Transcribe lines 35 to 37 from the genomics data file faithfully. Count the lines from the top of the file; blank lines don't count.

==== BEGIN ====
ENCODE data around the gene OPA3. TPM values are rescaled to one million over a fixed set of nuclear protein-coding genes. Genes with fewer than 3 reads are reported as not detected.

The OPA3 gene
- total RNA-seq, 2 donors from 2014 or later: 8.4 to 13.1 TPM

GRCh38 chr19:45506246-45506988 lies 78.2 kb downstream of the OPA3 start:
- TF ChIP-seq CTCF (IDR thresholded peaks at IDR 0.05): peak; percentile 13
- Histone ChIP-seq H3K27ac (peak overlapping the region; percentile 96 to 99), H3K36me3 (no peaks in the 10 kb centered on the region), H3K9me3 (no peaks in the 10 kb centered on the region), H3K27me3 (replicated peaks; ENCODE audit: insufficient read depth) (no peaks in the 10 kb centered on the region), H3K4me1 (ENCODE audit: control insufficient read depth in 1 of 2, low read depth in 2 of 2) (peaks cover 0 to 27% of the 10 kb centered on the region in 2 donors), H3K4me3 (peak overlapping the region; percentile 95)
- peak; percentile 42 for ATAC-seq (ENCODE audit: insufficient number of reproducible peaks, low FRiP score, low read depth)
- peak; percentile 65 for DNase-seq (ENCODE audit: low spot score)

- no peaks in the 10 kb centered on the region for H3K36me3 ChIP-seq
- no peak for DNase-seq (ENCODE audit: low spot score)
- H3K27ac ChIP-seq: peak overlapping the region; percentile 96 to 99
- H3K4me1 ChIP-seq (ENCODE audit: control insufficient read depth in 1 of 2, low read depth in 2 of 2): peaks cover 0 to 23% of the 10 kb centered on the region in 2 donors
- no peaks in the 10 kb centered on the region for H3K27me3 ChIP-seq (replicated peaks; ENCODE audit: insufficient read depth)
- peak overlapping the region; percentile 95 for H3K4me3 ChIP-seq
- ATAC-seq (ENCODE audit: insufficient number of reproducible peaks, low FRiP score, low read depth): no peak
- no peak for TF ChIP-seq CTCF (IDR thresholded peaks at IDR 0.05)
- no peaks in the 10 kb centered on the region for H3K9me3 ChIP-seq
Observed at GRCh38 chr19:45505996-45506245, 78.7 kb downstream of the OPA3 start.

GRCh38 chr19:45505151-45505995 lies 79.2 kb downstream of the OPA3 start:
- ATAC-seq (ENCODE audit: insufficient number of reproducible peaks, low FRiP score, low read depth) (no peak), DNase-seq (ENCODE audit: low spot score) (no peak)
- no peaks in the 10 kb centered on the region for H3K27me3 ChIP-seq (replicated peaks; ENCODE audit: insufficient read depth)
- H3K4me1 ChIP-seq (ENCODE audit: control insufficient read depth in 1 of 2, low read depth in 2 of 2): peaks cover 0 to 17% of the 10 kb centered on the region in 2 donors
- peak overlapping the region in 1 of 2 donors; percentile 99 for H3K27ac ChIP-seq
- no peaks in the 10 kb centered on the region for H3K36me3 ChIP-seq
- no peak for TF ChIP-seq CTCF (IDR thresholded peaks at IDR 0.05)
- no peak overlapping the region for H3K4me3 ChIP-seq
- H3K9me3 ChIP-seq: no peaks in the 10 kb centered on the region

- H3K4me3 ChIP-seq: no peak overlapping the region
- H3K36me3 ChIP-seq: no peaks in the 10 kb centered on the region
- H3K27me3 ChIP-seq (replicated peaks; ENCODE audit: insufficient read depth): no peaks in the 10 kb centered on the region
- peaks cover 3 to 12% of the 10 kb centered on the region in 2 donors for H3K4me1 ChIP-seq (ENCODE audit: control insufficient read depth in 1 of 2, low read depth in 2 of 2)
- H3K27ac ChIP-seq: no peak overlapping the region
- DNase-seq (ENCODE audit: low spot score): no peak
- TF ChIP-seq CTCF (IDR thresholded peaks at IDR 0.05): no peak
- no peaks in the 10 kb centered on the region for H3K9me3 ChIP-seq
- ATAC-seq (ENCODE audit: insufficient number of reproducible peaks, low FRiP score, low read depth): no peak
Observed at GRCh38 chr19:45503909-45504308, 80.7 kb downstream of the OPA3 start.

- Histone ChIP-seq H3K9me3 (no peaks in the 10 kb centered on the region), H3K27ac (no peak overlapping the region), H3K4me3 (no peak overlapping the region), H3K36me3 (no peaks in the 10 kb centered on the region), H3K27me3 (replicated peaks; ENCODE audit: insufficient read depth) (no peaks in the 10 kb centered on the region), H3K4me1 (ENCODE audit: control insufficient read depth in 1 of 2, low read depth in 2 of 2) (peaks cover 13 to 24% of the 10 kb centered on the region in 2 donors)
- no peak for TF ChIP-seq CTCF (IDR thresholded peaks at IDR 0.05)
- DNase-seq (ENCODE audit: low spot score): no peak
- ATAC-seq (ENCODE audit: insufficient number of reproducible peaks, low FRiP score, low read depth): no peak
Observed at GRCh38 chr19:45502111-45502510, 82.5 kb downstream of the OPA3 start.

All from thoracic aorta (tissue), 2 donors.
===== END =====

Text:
- no peaks in the 10 kb centered on the region for H3K9me3 ChIP-seq
- ATAC-seq (ENCODE audit: insufficient number of reproducible peaks, low FRiP score, low read depth): no peak
Observed at GRCh38 chr19:45503909-45504308, 80.7 kb downstream of the OPA3 start.